1

— Did you have anything to do with the things that were put on the wall there?

— No, that would've been Sam.

I've always seen would've been in conditional sentences, as in "If you were smarter, you would've bought it". But the usage in my example isn't part of a conditional sentence, is it?

Can't find an explanation regarding that usage. But I reckon it's something along the lines of "must/might have been". Is that usage informal?

3
  • 1
    "Would" can certainly occur in conditionals, but it can also occur in non-conditionals expressing epistemic modality, i.e. a meaning relating to what is possible given our beliefs. In your example, we believe that it was Sam who put things on the wall.
    – BillJ
    Jan 21, 2022 at 8:51
  • @BillJ could you elaborate on that, please? I would like to know where to read about that, you're saying it's non-conditional.
    – Let
    Jan 21, 2022 at 16:02
  • Yes: I'm saying that your particular example is not a conditional construction. I suggest you Google 'epistemic modality', where you should find plenty of references to it.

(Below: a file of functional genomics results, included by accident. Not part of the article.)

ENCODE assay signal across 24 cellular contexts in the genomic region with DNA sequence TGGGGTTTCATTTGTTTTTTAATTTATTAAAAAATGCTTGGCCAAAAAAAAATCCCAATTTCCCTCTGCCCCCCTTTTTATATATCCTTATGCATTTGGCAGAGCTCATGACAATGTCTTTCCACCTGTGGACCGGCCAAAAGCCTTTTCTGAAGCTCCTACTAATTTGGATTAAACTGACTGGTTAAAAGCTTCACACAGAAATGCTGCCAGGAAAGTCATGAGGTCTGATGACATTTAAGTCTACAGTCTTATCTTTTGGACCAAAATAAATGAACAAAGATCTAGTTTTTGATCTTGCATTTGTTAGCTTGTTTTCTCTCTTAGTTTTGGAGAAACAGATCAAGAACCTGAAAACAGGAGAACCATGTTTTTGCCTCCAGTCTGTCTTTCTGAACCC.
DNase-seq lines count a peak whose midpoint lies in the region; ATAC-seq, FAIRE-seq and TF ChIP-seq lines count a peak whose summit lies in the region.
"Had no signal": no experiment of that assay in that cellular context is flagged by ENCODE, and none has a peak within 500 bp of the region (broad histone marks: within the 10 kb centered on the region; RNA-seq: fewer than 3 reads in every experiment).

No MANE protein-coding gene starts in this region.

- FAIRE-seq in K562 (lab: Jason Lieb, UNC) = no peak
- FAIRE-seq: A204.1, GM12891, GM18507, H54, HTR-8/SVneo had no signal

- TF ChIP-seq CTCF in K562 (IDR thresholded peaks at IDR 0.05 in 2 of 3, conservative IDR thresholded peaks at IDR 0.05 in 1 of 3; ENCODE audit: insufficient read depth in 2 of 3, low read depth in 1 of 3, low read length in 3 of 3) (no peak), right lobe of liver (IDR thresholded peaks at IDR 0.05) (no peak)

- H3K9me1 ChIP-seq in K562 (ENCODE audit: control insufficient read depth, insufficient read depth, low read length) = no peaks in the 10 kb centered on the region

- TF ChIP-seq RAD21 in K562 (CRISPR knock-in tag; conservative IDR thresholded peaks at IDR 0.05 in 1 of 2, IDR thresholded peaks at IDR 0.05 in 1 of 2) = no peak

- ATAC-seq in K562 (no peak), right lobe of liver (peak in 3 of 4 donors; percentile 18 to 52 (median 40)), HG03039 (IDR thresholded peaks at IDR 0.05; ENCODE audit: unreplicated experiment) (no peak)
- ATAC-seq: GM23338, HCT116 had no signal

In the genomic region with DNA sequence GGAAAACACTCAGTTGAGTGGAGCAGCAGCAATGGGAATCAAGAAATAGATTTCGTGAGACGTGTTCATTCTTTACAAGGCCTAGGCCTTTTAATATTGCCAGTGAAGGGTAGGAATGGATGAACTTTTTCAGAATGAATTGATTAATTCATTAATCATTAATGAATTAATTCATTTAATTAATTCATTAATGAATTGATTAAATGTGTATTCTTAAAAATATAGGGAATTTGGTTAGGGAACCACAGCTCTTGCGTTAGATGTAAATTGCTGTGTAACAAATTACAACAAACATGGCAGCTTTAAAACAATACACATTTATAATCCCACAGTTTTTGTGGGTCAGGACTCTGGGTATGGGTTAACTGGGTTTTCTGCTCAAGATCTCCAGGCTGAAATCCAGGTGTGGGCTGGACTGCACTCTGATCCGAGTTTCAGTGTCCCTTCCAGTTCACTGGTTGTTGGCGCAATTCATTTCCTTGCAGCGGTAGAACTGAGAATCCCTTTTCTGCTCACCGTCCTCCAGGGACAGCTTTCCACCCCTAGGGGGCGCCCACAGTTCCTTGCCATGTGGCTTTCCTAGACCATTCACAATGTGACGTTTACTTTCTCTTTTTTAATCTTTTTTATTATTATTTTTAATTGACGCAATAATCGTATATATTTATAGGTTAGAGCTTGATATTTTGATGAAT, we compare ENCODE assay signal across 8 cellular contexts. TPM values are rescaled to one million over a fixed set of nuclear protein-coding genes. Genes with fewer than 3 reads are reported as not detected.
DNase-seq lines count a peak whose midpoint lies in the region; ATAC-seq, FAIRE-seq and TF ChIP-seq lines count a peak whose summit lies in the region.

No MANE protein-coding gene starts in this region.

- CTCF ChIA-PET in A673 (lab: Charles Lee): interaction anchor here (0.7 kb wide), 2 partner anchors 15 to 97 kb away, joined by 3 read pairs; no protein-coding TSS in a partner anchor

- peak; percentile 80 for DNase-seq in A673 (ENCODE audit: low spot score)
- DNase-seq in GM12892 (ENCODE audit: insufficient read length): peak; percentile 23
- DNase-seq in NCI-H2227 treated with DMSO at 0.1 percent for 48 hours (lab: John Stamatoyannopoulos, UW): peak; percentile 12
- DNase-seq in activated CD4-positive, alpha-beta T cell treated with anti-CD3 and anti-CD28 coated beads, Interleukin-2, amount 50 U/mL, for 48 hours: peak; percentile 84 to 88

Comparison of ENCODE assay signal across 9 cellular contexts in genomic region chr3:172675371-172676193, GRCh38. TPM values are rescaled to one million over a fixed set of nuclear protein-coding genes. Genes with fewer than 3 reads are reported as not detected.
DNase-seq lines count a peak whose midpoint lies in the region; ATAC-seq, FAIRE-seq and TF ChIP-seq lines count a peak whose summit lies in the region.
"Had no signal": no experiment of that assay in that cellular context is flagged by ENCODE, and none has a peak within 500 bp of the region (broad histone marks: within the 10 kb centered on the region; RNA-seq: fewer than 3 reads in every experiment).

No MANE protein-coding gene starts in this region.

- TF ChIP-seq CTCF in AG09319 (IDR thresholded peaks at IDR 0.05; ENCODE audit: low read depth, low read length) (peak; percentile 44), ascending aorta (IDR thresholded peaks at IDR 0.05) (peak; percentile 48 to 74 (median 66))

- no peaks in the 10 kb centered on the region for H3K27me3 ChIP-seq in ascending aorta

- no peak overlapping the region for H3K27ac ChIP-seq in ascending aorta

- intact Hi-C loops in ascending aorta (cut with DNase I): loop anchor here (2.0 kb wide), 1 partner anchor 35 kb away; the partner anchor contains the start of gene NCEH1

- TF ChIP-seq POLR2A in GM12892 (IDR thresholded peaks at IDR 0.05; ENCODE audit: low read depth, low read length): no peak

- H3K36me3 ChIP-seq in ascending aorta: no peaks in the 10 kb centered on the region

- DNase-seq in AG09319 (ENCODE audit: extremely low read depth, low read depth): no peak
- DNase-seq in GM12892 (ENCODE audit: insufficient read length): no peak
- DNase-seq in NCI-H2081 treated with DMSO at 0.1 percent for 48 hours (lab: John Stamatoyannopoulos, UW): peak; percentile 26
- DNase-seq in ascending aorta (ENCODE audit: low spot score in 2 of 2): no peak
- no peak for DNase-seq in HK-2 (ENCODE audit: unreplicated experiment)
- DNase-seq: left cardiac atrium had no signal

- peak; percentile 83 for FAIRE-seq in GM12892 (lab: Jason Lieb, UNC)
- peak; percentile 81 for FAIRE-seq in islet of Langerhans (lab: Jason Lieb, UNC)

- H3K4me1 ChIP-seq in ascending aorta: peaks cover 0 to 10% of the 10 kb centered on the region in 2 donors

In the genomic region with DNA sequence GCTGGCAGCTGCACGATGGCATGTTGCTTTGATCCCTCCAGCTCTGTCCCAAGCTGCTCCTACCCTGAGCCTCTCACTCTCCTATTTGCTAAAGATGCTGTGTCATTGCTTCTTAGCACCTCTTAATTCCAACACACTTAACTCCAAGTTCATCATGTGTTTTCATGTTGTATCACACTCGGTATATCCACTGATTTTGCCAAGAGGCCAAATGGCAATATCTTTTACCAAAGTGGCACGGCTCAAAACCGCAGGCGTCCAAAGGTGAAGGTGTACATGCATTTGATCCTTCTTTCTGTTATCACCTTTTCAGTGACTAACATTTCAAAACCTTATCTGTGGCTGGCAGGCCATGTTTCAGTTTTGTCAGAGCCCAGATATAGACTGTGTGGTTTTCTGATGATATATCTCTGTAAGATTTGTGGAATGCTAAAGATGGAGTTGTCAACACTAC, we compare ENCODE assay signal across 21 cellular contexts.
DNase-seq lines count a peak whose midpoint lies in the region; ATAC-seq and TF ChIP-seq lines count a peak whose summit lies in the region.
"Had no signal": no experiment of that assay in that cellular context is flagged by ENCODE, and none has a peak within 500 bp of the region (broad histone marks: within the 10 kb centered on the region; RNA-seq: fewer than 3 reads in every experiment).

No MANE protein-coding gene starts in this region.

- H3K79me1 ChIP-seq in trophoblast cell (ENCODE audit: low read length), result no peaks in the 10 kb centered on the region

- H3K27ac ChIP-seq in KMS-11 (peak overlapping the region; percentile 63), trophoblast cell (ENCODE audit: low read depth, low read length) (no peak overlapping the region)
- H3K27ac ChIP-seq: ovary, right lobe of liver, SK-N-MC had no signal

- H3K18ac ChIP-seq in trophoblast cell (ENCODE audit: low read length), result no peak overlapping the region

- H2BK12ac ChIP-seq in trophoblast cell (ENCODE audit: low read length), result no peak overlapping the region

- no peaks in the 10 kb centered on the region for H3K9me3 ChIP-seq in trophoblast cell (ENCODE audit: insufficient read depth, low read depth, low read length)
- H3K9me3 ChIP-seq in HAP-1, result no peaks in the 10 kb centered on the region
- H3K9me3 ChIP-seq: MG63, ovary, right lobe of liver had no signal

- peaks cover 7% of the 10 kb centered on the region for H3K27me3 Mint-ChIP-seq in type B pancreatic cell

– BillJ
    Jan 21, 2022 at 18:50

1 Answer 1

2

It is a conditional, in an idiomatic use.

The implication is "I didn't who did this, but I can work it out, and if my reasoning is correct, it would have been Sam"

The perfect modal is here indicating tense: the things were put on the wall in the past.

A similar idea could also be expressed with "It must have been Sam". "It would have been Sam" expresses rather more confidence in the deduction. "It must have been Sam"="I can't think of anybody else." /"It would have been Sam"="I can prove it"

It's conversational, but not very informal.

2
  • Can I say that "that would've been Sam" is equal to "I'm pretty sure / believe it was Sam". Another example, I'm looking at a photo and see a two story-building, can I say: "My apartment would've been right above yours" meaning "I believe my apartment was above yours"?
    – Let
    Jan 21, 2022 at 11:48
  • 1
    You are a little more certain than "I believe it was Sam", but it expresses the same sort of idea. For the apartment, Yes, if you no longer live there. It suggests you have worked out, that the apartment was above, you are not just giving an opinion.
    – James K
    Jan 21, 2022 at 12:10

You must log in to answer this question.

Not the answer you're looking for? Browse other questions tagged .